This is certainly within the realm of a “testable hypothesis”. Talking heads in Europe say it is inevitable that Greece will leave (or be forced out of) the Eurozone if the left wins the Greek parliamentary elections coming up (again) next week. But if this one talking head interviewed by The Guardian, Robert Choate of the Office of Budgetary Responsibility in the UK, is correct, that would bring recession, even to a country like the UK which is outside the Eurozone.
As I have indicated here before, I think that expelling Greece from the Eurozone is pretty clearly not only bad news for Greece, but for the whole of the EU, and for countries and trading blocs doing business with the EU. (By the way, that last group includes us over here in North America.)
The real contagion comes not from Greek sovereign debts, but from an eviscerated Greek economy…and by that, I mean, 1/27th of the European economy.
There are things that offset Choate’s conclusions, it should be noted. I recently got into a tweet battle with one of our local columnists, Dan Gardner of the Ottawa Citizen, about whether people would buy more bonds in the US if it were regarded as a “safe haven” to store money given the alternatives (e.g., Europe). Interestingly, Robert Choate floats that same possibility in Britain’s case here in this article…perhaps UK bonds would be purchased because it’s not part of the Eurozone and hence “safer”. Of course, the problem with that kind of thinking is that it’s relativistic. If there’s someplace seen as a “safer haven” with reasonably low bond prices (offering reasonably high yields), people will buy there. It’s a lot to stake one’s hopes for the future on a country being the least unsafe of a set of unsafe places to store your money. I told that to Gardner and I’d just as soon suggest that here.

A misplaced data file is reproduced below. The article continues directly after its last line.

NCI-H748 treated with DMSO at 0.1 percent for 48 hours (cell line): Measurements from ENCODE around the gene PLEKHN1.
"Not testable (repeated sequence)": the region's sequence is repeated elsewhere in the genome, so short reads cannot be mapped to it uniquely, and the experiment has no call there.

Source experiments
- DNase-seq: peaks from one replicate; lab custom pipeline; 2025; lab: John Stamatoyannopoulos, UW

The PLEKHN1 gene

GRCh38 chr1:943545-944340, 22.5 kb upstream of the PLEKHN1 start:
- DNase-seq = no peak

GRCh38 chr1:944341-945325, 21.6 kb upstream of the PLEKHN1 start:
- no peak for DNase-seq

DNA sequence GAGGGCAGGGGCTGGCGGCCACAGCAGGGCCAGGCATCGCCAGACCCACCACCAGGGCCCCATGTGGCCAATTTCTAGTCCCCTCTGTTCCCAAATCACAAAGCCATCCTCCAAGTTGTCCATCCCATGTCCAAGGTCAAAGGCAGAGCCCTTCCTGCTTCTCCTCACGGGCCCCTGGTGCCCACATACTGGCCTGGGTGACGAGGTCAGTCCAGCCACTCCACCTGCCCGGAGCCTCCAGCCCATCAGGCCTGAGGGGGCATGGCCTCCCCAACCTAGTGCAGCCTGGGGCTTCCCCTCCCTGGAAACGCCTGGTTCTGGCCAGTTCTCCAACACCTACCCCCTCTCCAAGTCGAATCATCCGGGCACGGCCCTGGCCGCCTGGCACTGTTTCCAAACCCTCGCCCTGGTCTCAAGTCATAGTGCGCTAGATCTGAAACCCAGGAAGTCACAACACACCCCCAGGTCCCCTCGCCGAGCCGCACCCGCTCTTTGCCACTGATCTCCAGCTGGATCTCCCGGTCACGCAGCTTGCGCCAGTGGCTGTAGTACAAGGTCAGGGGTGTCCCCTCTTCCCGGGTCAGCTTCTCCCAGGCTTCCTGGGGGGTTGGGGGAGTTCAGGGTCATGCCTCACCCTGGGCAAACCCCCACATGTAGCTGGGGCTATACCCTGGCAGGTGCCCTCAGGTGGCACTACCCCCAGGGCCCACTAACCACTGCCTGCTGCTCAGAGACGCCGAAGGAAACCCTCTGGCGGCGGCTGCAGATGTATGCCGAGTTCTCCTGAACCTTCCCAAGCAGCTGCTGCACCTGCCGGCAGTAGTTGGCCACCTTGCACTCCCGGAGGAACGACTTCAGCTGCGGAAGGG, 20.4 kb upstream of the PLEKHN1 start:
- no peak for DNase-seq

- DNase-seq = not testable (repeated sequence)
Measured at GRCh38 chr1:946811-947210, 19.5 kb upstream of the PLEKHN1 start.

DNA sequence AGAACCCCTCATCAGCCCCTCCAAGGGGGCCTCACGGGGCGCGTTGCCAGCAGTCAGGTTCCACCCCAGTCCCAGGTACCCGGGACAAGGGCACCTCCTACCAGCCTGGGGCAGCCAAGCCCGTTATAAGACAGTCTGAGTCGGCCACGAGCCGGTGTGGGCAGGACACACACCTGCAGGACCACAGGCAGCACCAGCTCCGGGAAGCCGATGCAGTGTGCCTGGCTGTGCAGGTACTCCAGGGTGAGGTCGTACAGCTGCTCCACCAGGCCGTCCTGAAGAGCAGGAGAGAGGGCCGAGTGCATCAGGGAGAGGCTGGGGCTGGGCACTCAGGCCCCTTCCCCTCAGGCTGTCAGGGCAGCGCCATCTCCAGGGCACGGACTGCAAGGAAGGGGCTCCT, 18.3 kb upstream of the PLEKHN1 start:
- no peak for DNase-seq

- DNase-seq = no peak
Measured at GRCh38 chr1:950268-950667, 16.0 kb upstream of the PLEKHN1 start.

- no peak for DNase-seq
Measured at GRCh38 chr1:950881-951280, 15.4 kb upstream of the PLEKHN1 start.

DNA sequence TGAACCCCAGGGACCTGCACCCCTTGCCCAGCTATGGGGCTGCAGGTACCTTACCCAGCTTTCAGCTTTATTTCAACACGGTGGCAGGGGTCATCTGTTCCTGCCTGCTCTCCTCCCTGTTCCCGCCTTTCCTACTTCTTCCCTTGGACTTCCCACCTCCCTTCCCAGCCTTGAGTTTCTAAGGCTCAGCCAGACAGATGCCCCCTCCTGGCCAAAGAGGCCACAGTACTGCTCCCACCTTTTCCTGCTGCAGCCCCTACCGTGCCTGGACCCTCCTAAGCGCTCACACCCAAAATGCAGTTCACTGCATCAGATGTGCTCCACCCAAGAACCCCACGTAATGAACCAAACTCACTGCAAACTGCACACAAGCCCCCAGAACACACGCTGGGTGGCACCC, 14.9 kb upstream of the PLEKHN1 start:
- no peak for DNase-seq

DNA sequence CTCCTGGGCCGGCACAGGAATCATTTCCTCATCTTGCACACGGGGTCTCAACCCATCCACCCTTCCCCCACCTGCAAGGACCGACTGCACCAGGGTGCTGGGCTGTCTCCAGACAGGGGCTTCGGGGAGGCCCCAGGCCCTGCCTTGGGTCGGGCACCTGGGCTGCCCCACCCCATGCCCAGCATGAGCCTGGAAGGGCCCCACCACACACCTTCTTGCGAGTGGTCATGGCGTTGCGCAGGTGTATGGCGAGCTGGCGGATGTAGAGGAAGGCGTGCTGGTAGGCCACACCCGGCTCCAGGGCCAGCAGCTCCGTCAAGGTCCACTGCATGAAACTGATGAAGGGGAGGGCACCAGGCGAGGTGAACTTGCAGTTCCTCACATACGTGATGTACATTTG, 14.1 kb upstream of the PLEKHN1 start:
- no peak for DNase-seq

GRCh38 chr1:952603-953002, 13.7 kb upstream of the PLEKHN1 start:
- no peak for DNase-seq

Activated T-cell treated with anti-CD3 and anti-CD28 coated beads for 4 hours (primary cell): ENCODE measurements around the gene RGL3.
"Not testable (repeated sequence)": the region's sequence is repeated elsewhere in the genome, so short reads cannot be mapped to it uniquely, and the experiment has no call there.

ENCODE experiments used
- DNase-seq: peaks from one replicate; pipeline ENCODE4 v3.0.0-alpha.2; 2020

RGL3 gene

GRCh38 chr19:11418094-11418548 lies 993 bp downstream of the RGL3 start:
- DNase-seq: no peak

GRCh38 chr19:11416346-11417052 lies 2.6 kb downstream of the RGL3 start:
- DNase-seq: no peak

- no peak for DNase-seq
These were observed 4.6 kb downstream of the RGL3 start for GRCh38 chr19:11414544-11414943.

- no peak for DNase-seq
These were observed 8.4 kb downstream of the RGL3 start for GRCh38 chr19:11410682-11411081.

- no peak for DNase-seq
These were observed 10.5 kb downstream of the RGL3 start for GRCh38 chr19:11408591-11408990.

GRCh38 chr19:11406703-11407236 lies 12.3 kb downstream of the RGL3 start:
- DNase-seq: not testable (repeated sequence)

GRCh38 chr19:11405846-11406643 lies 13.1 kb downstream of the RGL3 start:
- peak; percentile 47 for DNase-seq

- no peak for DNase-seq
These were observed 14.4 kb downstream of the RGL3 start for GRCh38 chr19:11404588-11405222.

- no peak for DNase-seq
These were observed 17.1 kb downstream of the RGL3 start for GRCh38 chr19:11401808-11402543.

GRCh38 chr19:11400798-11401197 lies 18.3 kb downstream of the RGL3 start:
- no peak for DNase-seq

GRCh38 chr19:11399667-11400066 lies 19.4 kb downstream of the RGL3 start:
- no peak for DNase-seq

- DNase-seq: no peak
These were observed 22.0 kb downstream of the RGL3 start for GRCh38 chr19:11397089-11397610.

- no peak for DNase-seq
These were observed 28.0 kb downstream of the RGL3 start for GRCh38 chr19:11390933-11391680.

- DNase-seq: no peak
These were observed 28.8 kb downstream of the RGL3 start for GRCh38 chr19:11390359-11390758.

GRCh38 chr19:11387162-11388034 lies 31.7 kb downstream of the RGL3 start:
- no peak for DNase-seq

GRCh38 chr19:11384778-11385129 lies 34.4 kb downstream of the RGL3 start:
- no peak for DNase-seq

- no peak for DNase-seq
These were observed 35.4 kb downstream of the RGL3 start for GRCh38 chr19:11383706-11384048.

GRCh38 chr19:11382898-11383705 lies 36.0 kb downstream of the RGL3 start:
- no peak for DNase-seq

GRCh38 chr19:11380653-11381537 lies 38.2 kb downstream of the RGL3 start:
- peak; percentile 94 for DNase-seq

But the basic point remains – kicking Greece out of the euro and expecting the EU countries not to plow straight down into a massive recession…well, that’s an expectation we can test as a hypothesis. I suspect it’s an expectation that would almost immediately be repudiated by economic events. But if Europe wants to give it a go, it will do so. And then we’ll see.
Do ya feel lucky, punks? Do ya?